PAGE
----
Another researcher tells him,
…learning is hard. True, learning is fun, exhilarating and gratifying — but it is also often daunting, exhausting and sometimes discouraging. . . . To help chronically low-performing but intelligent students, educators and parents must first recognize that character is at least as important as intellect.
Tough, reflecting on these observations, comments that
the struggle to pull yourself through a crisis, to come to terms on a deep level with your own shortcomings and to labor to overcome them — is exactly what is missing for so many students…
According to Tough and some of his subjects, the key ingredient is grit, the ability to persist in the face of obstacles and even failure.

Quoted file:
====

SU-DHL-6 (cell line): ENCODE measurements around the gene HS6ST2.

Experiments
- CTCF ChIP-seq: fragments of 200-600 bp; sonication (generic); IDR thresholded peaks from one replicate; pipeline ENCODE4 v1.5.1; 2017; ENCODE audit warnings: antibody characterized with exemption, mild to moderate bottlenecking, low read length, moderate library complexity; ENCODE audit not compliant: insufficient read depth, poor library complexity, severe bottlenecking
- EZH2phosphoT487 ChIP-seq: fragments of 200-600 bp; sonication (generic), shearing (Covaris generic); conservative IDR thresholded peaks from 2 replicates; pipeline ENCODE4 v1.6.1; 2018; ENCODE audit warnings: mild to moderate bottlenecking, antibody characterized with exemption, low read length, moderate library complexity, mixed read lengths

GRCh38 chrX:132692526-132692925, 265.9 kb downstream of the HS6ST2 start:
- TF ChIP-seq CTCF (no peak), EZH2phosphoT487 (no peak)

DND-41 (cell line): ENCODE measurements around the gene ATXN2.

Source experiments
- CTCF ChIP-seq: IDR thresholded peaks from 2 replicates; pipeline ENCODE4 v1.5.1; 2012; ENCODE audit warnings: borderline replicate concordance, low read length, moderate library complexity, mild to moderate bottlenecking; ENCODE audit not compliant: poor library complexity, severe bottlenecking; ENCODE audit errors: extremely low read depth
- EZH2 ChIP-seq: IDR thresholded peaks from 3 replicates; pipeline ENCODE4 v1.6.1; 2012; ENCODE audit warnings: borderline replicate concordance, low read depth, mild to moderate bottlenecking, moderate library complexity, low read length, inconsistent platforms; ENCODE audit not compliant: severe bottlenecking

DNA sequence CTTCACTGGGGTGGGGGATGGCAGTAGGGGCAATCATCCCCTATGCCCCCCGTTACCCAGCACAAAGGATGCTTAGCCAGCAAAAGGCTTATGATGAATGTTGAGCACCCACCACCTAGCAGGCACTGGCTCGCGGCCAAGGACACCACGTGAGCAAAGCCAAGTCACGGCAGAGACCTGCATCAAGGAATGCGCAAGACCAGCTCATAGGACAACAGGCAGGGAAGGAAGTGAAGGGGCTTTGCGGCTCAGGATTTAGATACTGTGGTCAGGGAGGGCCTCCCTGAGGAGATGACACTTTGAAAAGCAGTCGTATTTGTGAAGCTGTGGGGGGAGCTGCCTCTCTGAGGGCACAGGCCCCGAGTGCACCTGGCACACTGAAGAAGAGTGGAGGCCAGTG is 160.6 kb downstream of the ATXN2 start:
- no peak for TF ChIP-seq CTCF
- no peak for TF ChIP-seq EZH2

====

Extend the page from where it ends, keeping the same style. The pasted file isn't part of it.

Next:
GRIT! I thought. This is what I’ve been saying all along! If I can face down my limitations, if I can labour to be, not perfect, but better – I will be … happy? Is grit something we can learn? If so, how can we teach it?
Two days later, my students were still labouring to be perfect. In my first class, I had to visit Octavia several times. “STOP SECOND-GUESSING YOURSELF,” I told her.
“I know, miss,” she said. “I always do that, always. I don’t know how to stop.”
I don’t know how to help her stop, either. But after I whispered “WRITE IT DOWN” one more time, and walked away, she began writing things down. She filled a couple of pages. I haven’t read them yet, but those pages, regardless of what’s on them, are an achievement.
Teaching them how to write a commentary is all very well, but what is it for? Maybe the main thing is for is to help them practice grit: Yes, it’s hard. Just keep going. If you fail, fail as well as you can, and then try again.
We need to spend less time talking about literary techniques and more time talking about grit.
Image by shho